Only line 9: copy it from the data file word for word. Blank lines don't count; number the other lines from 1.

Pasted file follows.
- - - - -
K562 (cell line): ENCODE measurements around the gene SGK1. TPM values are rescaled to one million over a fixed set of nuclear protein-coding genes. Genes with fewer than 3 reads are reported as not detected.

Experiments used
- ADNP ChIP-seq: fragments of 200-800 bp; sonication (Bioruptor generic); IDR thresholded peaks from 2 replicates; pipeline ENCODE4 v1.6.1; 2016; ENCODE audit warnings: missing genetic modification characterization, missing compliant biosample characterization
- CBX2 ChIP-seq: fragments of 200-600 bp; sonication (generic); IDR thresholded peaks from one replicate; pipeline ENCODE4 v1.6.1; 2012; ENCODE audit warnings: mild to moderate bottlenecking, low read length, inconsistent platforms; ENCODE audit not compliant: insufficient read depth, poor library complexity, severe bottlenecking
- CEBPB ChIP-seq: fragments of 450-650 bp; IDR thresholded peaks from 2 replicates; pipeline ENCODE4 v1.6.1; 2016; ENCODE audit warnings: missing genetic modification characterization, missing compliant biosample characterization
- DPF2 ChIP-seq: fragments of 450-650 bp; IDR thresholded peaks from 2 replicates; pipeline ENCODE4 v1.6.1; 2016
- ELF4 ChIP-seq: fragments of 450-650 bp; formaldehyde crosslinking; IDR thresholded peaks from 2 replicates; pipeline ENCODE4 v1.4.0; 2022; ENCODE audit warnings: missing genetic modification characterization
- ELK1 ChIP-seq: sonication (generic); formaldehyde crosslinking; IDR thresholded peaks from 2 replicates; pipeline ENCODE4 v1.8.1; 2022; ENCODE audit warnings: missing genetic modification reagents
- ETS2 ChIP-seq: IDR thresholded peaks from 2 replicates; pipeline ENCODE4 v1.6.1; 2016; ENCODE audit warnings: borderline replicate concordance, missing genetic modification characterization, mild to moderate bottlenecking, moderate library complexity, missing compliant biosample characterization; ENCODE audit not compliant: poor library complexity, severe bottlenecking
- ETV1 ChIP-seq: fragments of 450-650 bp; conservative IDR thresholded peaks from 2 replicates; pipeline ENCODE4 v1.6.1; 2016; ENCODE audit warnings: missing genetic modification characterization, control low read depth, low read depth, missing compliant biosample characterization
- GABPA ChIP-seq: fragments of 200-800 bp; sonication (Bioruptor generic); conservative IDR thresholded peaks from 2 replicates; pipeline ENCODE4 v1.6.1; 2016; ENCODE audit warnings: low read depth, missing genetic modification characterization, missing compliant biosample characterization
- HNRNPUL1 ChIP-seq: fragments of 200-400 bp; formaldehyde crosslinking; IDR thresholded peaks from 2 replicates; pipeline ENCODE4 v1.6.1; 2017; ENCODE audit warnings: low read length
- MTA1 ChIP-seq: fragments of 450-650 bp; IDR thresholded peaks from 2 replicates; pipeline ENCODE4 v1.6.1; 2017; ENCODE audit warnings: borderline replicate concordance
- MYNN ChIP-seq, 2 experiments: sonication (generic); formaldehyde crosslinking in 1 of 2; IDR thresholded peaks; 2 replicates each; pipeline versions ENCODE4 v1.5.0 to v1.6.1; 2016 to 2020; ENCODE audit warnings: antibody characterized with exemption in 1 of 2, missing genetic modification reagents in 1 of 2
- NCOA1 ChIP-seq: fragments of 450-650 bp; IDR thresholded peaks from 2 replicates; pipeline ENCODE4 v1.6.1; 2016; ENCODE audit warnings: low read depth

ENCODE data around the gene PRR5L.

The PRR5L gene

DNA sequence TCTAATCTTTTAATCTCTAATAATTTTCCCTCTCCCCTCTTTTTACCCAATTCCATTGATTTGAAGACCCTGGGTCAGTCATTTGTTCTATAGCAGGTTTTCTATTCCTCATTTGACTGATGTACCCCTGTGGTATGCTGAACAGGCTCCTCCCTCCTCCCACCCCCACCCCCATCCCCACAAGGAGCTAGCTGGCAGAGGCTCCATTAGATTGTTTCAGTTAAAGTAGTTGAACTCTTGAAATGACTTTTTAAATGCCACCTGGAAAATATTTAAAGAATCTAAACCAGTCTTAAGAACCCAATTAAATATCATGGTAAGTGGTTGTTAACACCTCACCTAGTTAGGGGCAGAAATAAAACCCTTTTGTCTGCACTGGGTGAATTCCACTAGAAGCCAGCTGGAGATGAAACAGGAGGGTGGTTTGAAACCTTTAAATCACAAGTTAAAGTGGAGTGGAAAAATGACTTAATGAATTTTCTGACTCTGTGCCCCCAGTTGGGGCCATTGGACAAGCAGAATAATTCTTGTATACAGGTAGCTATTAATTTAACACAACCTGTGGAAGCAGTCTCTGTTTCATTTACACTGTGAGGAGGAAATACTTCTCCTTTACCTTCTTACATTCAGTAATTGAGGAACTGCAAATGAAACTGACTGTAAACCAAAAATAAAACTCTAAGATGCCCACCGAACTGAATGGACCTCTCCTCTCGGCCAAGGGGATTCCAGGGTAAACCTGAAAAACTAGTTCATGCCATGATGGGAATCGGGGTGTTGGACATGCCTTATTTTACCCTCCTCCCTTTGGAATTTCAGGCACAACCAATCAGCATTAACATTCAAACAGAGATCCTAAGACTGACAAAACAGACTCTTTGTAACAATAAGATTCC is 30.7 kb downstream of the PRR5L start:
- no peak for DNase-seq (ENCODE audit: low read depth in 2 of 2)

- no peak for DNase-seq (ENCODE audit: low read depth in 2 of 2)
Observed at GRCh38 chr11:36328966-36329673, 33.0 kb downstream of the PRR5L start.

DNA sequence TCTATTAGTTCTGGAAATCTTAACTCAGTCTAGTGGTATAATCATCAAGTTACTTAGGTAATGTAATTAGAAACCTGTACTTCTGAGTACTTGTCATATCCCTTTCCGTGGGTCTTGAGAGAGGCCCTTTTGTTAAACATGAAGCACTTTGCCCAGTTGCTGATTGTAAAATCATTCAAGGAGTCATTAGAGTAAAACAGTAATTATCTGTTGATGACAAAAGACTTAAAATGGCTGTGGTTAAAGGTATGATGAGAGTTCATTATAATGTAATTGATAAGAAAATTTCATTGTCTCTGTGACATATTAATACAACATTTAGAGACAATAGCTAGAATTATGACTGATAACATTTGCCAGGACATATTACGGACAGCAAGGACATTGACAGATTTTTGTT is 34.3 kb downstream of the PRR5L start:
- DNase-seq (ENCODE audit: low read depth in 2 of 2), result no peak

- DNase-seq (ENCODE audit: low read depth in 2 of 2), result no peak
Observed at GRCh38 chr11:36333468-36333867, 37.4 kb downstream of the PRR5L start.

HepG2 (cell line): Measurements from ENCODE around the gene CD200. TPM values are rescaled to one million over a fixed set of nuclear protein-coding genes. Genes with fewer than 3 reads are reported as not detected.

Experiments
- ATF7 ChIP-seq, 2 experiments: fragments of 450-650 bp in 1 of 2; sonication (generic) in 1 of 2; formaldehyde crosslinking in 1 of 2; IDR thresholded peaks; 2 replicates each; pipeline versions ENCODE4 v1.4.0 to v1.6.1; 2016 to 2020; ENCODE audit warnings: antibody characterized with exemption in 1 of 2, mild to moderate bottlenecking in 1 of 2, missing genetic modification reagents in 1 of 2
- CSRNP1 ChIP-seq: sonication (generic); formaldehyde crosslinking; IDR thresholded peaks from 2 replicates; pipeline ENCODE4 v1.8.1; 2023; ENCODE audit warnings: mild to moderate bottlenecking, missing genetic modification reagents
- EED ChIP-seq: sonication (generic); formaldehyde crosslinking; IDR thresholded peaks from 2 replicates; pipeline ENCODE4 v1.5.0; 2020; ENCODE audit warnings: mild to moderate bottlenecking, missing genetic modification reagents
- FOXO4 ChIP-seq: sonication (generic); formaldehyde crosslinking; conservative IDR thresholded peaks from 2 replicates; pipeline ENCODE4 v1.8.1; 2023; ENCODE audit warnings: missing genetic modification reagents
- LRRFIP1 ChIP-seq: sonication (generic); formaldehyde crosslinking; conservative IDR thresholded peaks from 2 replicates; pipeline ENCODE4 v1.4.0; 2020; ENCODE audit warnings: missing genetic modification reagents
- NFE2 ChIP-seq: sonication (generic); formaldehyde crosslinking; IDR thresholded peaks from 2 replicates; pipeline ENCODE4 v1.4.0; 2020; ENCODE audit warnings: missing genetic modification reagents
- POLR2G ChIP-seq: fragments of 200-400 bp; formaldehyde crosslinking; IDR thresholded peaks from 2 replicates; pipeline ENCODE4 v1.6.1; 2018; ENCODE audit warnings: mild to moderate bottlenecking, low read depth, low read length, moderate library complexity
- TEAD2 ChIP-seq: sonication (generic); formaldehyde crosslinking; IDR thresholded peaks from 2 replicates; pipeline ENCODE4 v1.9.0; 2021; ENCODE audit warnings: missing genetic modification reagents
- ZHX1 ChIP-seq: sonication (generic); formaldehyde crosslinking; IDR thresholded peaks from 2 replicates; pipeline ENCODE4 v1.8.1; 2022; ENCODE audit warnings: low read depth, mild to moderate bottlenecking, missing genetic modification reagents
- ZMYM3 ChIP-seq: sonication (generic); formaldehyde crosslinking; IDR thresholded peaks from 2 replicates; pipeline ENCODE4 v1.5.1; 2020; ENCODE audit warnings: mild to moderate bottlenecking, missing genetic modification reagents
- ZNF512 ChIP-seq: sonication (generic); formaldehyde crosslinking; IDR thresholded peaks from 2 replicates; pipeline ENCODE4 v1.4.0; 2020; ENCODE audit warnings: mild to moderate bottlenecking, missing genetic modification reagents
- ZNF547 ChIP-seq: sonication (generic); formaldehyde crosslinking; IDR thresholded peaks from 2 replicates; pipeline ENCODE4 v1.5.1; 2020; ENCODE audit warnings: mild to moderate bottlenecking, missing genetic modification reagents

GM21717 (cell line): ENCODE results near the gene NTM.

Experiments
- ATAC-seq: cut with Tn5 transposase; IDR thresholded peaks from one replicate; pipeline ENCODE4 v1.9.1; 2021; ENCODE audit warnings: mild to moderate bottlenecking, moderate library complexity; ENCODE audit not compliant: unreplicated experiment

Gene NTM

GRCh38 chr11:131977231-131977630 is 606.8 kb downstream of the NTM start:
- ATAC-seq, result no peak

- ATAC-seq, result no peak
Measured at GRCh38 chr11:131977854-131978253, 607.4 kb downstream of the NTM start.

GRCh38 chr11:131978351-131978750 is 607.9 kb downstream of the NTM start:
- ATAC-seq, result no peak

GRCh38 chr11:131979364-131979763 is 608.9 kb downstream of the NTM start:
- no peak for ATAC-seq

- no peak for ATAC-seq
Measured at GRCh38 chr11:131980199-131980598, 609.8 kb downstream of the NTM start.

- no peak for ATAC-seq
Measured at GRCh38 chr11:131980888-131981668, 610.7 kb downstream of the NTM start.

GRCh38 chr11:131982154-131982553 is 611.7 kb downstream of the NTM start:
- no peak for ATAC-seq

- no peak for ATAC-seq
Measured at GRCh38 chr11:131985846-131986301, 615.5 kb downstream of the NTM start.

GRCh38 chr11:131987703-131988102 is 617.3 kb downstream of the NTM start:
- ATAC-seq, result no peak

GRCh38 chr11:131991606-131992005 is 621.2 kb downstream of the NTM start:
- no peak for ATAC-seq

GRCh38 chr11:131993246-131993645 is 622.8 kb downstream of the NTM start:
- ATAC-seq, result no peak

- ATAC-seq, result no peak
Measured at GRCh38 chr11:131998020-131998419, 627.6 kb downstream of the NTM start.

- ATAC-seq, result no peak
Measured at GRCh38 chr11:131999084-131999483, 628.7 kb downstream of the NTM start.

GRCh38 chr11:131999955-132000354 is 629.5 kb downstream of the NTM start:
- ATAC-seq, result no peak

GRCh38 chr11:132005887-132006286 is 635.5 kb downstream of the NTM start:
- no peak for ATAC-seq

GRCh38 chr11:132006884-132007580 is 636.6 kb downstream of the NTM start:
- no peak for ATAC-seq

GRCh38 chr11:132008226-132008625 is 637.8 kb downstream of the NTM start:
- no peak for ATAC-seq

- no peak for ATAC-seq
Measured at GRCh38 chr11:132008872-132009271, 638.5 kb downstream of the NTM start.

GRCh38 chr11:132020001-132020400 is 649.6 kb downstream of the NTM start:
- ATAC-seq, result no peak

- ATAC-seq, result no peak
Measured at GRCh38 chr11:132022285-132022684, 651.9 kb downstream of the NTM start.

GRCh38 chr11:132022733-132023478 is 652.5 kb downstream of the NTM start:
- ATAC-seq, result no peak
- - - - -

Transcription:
- ETS2 ChIP-seq: IDR thresholded peaks from 2 replicates; pipeline ENCODE4 v1.6.1; 2016; ENCODE audit warnings: borderline replicate concordance, missing genetic modification characterization, mild to moderate bottlenecking, moderate library complexity, missing compliant biosample characterization; ENCODE audit not compliant: poor library complexity, severe bottlenecking